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- Trade Paperback: The Evil Dead (Film companion)
- Writer: Mark Verheiden
- Art By: John Bolton
- Publisher: Dark Horse Comics
- Pages: 112
- Price: $12.95
Trade Paperback Review of The Evil Dead
Dark Horse Presents an Expanded Version of the Film
By Tim Janson
September 28, 2008
Trade Paperback of the Raimi classic THE EVIL DEAD(2008).
© Dark Horse Comics
The Evil Dead is one on the most important and influential horror films of the past thirty years. It launched the careers of actor Bruce Campbell and director Sam Raimi and spawned dozens if imitators. Its miniscule budget is legendary and frankly, enough to embarrass the big studios who have been unable to match the power of the film with budgets a thousand times greater. As proof of its longevity and its death grip hold on horror fans, Dark Horse Comics presents a trade paperback adaptation of the film, collecting the four-issue mini series. Written by Mark Verheiden with art by John Bolton, the book takes fans on a journey back to that the run down cabin in the wilderness where evil awaits.
However, the book isn’t just an adaptation of the film but think of it as Evil Dead the Extended cut. Besides skillfully retelling the story of Ash and his friend’s excursion into Hell, Verheiden expands on the story, filling in gaps and providing some additional meat to the bones of the story. Specifically we see the group of friends all preparing for their trip as Scotty relates a local myth about a guy going crazy at the cabin years earlier. Verheiden also fleshes out the story of the professor whose tape recorder and notes they find in the cellar and shows us his dark fate. We also get a great glimpse into what happened to Scotty when he tried to find another way to leave the cabin.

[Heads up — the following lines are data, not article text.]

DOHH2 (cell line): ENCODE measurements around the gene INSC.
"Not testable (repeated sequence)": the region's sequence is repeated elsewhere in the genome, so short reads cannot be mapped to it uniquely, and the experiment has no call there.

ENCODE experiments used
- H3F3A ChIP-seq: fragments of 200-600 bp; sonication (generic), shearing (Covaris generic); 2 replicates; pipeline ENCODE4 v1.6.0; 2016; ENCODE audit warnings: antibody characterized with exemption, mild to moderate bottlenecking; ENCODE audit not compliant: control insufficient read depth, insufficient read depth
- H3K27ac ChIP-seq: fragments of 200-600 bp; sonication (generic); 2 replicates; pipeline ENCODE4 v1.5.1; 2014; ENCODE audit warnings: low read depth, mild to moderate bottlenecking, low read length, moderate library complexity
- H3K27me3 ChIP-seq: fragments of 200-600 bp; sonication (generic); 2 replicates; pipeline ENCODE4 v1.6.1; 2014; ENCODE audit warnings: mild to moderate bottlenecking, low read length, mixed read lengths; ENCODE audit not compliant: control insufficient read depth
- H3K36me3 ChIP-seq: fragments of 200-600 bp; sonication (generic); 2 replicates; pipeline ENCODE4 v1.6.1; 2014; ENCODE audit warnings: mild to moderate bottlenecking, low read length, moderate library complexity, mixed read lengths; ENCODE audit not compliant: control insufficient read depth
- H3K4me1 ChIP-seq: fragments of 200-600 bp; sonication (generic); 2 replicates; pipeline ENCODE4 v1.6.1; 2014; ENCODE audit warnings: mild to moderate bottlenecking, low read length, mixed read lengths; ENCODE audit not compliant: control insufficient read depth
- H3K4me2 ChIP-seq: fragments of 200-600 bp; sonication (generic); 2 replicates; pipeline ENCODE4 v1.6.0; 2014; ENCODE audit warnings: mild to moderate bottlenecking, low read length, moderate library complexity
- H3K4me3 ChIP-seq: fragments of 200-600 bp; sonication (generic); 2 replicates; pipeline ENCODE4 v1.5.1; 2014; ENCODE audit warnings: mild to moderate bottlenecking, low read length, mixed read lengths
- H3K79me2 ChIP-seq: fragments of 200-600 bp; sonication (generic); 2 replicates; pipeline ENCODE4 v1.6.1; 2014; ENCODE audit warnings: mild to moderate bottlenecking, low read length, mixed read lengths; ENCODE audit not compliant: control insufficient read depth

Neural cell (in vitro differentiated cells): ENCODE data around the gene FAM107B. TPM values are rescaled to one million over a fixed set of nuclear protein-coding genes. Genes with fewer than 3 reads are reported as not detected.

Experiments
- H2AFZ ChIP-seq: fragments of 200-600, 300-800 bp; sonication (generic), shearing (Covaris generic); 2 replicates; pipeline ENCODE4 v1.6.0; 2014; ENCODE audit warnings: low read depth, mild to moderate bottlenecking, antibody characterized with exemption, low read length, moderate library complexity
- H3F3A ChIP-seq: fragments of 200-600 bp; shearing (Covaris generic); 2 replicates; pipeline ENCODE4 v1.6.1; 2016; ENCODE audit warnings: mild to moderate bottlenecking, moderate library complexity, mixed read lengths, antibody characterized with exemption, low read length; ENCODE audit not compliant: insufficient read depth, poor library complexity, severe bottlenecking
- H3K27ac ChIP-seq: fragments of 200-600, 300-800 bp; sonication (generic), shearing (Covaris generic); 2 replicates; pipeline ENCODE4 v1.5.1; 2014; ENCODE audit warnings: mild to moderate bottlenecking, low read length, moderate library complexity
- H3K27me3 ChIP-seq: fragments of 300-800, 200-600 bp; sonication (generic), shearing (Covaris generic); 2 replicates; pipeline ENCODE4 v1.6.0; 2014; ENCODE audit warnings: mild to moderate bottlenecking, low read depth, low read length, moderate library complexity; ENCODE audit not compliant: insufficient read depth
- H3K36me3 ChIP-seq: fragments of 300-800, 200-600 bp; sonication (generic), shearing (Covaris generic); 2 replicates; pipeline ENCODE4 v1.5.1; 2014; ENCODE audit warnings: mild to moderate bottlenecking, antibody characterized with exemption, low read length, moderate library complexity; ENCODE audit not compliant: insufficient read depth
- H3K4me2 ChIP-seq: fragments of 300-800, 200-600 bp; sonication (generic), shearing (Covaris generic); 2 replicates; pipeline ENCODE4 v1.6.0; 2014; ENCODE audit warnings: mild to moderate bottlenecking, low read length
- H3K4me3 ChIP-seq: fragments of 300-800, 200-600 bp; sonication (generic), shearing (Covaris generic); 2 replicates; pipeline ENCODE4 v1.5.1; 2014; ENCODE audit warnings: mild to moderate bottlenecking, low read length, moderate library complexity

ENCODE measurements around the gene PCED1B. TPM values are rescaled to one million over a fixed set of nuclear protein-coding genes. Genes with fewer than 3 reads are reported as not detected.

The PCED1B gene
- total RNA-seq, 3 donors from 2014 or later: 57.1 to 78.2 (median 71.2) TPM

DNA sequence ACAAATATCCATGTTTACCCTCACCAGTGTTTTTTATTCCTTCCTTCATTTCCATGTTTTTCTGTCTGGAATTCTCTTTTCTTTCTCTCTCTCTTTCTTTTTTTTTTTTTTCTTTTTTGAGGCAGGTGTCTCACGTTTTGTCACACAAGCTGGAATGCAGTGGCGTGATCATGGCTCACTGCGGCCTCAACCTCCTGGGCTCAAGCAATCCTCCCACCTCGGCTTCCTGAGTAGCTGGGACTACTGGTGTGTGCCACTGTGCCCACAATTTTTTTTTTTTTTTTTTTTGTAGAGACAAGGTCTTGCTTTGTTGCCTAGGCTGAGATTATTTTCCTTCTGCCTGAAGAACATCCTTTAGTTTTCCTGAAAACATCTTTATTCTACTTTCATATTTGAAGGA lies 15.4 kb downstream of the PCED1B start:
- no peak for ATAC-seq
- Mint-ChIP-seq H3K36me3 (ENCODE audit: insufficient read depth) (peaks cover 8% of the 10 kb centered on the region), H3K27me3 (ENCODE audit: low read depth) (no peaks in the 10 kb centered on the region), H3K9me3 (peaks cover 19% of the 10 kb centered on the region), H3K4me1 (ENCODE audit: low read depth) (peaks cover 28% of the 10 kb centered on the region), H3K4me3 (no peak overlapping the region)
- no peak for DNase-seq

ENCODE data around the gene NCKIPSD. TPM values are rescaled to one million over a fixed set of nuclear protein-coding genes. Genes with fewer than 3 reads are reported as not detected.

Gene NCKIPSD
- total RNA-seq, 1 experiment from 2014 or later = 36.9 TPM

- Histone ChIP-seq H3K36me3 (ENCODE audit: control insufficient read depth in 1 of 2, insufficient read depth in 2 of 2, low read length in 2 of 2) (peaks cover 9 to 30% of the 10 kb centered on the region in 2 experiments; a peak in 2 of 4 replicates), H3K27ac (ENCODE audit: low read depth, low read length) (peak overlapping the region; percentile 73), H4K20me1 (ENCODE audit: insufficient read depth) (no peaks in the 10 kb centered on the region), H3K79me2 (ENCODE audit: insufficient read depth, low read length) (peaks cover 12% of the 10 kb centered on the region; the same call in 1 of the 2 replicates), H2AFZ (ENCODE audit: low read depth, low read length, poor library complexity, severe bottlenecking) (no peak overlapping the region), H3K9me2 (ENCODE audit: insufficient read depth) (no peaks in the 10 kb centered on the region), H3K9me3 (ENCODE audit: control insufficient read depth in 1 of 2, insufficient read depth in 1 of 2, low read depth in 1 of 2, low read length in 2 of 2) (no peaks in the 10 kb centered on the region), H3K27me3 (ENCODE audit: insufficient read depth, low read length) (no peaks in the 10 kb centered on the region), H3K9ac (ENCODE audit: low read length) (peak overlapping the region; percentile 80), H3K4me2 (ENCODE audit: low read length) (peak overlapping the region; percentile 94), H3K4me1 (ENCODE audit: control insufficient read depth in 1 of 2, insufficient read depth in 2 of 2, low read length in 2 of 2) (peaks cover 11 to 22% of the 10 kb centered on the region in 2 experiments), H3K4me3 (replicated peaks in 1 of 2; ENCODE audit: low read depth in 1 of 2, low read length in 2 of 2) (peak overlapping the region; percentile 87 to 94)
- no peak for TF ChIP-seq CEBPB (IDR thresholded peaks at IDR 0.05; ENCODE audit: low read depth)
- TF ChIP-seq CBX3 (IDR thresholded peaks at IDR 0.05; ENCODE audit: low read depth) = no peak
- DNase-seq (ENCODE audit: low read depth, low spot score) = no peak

Bolton vividly depicts the demonic voices that speak to Cheryl after her transformation and banishment to the cellar. These unholy things speaking to her in the dark gives you a greater grasp of the terror that infests the cabin. Also interesting was a bit of a twist to the ending. Not a change, mind you, but a sort of add-on that you can take in several different ways.
Verheiden captures the essence of Evil Dead in all its unimaginable horror. Yes it’s a comic but the strength of the film’s story is there. Verheiden deftly manages to even bring out the cornball dialogue and campy acting. This is all very good but John Bolton’s art makes it great. Bolton’s dark, heavy inking style is a perfect match for the subject matter. His likeness of Ash (Bruce Campbell) is uncanny. The depiction of the scene where Cheryl plunges the pencil into Linda’s ankle is almost as wince inducing as in the film itself. Bolton makes the demonically possessed friends scream off the pages in all their bloody glory.
Verheiden provides an afterword to the story and you also get several pages of Bolton’s concept sketches. You’ve seen the movie, likely dozens of times. Now experience Evil Dead in a completely new way!